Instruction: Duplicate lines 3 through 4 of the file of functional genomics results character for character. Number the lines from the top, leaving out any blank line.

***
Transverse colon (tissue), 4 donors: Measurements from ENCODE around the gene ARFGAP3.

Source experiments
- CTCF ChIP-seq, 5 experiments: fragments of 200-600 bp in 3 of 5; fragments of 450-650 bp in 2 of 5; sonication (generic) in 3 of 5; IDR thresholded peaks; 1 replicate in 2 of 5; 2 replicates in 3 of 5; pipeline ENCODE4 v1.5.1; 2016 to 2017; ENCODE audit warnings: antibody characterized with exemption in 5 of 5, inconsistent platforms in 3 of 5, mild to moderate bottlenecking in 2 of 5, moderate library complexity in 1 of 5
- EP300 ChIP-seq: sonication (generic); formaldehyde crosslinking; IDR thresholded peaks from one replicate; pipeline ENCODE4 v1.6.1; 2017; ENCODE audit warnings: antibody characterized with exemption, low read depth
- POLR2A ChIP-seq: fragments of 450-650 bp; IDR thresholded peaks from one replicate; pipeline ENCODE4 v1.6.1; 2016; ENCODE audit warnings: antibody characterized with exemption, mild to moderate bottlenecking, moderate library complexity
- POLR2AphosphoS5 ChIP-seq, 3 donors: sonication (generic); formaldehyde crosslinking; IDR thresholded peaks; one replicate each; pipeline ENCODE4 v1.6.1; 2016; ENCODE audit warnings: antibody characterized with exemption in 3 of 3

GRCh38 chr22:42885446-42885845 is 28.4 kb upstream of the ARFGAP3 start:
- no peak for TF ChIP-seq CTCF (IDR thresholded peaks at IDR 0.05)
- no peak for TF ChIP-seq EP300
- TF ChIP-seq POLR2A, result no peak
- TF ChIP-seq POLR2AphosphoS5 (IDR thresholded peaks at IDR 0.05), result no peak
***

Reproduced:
- CTCF ChIP-seq, 5 experiments: fragments of 200-600 bp in 3 of 5; fragments of 450-650 bp in 2 of 5; sonication (generic) in 3 of 5; IDR thresholded peaks; 1 replicate in 2 of 5; 2 replicates in 3 of 5; pipeline ENCODE4 v1.5.1; 2016 to 2017; ENCODE audit warnings: antibody characterized with exemption in 5 of 5, inconsistent platforms in 3 of 5, mild to moderate bottlenecking in 2 of 5, moderate library complexity in 1 of 5
- EP300 ChIP-seq: sonication (generic); formaldehyde crosslinking; IDR thresholded peaks from one replicate; pipeline ENCODE4 v1.6.1; 2017; ENCODE audit warnings: antibody characterized with exemption, low read depth